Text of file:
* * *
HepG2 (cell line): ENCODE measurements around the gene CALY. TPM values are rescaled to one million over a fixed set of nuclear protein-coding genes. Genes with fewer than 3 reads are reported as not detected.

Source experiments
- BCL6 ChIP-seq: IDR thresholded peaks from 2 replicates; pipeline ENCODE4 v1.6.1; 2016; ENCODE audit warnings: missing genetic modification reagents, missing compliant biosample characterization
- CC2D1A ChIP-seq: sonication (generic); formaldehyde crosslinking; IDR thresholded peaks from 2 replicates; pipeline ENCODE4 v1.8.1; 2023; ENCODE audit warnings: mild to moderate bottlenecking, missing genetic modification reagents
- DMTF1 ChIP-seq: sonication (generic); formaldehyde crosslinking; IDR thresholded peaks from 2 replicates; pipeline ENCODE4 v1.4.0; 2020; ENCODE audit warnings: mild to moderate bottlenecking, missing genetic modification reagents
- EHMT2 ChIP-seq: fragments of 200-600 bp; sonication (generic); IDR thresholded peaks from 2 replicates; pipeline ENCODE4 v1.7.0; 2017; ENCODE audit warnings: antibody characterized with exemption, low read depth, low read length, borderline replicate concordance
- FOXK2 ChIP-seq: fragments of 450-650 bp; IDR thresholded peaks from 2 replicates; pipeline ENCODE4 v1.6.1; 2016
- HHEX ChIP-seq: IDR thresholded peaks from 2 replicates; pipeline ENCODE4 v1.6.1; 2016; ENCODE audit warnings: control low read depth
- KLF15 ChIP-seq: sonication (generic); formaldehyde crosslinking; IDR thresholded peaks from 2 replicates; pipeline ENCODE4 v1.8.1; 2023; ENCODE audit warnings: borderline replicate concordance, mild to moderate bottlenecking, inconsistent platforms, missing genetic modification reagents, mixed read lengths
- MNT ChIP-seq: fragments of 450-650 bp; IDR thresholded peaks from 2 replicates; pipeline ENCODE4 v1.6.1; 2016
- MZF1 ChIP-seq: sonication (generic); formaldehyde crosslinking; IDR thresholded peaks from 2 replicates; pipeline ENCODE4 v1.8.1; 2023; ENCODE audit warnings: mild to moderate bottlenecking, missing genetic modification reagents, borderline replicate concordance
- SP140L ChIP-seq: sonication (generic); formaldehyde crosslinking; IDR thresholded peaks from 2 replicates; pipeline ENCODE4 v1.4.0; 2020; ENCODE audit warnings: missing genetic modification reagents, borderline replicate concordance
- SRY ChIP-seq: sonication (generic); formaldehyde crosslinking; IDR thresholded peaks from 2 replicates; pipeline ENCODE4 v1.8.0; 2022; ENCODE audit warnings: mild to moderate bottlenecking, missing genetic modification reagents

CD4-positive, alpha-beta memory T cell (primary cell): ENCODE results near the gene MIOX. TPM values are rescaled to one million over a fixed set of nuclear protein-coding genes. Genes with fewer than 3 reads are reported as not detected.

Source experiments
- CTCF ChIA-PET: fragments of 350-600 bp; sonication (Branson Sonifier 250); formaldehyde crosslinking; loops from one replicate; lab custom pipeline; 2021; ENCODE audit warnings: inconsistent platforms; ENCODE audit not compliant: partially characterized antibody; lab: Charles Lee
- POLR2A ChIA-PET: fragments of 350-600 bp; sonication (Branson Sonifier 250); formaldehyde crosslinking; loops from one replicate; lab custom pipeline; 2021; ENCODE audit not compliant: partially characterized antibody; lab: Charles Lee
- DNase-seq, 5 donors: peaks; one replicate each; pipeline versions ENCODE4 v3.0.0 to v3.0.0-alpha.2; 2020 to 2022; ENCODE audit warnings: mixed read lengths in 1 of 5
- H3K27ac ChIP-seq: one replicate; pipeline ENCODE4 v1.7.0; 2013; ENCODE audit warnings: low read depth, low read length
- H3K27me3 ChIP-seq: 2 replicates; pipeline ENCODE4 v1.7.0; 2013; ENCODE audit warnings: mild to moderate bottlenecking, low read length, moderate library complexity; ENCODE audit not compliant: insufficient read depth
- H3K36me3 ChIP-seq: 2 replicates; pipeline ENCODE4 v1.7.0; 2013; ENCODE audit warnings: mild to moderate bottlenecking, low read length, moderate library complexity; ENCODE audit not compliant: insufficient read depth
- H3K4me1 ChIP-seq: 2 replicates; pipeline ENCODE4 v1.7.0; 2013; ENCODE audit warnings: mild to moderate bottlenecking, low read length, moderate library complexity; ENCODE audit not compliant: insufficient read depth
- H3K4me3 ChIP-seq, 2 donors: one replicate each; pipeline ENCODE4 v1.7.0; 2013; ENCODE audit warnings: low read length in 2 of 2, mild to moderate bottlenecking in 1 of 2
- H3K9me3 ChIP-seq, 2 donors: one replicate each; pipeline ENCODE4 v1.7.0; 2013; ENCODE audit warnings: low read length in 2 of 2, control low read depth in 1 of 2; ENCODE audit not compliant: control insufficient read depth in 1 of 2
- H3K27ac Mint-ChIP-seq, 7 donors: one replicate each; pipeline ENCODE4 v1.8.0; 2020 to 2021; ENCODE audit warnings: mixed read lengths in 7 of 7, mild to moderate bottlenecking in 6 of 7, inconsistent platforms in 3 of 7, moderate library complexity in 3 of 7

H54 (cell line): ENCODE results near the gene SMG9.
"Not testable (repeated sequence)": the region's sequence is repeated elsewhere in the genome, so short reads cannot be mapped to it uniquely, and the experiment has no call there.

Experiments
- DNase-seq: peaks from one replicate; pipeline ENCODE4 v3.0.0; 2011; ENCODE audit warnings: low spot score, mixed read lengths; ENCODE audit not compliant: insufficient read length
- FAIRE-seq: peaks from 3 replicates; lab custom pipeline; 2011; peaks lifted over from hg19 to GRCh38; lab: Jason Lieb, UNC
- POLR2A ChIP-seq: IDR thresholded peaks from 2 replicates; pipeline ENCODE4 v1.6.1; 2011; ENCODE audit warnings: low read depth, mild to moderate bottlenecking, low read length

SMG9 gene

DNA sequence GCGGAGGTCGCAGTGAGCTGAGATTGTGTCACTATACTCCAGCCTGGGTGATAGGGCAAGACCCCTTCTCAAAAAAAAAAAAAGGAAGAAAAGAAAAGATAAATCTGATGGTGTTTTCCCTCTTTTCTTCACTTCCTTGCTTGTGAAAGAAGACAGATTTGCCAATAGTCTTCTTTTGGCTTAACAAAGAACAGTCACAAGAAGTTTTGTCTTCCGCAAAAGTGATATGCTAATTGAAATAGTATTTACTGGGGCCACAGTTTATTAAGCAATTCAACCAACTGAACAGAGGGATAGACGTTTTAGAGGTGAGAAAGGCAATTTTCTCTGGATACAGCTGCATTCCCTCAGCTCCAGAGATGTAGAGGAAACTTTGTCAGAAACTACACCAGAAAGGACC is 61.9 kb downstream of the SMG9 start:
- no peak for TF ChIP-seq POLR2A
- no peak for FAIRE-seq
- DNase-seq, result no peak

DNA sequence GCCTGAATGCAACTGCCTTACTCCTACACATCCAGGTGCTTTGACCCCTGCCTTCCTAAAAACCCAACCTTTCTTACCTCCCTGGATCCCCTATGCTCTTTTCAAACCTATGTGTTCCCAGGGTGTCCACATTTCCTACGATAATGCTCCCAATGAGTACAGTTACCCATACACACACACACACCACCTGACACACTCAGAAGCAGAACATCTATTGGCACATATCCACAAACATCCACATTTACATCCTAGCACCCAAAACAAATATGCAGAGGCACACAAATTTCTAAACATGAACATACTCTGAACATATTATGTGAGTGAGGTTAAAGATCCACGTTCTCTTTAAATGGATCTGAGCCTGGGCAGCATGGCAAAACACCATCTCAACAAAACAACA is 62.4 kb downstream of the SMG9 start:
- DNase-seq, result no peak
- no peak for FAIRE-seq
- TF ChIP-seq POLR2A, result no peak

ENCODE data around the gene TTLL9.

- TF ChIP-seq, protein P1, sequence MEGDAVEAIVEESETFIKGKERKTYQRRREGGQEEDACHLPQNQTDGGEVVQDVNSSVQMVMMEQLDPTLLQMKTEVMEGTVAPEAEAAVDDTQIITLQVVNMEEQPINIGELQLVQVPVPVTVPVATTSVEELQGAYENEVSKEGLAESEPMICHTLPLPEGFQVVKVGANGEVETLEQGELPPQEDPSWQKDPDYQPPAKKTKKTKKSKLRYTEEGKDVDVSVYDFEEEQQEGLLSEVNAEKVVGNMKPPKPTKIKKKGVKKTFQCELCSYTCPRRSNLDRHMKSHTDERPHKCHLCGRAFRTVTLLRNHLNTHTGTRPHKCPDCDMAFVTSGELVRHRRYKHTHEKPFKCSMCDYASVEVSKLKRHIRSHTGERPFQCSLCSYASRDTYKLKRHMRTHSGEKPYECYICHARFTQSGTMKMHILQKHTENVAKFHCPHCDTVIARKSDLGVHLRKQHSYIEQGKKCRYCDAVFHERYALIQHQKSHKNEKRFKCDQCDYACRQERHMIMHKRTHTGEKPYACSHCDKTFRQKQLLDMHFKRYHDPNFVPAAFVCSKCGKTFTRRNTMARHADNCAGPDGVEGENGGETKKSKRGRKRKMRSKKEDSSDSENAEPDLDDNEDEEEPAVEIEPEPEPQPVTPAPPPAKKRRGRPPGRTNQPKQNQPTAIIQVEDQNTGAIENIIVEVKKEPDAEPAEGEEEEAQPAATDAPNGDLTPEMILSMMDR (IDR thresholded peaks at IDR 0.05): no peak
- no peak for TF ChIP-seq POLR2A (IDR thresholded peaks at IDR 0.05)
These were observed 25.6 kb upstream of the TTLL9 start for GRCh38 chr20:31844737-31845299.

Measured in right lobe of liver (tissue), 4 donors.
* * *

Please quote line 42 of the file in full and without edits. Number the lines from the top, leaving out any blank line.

- TF ChIP-seq, protein P1, sequence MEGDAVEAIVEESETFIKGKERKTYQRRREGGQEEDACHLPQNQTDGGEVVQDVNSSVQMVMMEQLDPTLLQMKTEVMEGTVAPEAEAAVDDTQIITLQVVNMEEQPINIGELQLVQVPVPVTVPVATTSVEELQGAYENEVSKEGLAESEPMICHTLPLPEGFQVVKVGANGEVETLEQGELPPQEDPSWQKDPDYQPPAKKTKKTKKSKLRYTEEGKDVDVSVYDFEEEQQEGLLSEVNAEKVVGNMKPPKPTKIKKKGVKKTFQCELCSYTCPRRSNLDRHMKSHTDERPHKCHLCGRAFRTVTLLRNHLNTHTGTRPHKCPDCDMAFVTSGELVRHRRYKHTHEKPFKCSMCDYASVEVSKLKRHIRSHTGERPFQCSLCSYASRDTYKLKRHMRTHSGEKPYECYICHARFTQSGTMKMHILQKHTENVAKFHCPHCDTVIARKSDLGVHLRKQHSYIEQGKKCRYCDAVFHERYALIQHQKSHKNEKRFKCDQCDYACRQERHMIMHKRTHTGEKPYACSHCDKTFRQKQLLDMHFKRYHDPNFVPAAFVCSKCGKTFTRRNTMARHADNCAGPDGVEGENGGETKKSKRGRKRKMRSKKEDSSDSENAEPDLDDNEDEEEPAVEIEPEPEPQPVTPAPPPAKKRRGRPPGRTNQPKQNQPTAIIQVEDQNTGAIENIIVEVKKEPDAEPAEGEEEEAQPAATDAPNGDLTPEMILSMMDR (IDR thresholded peaks at IDR 0.05): no peak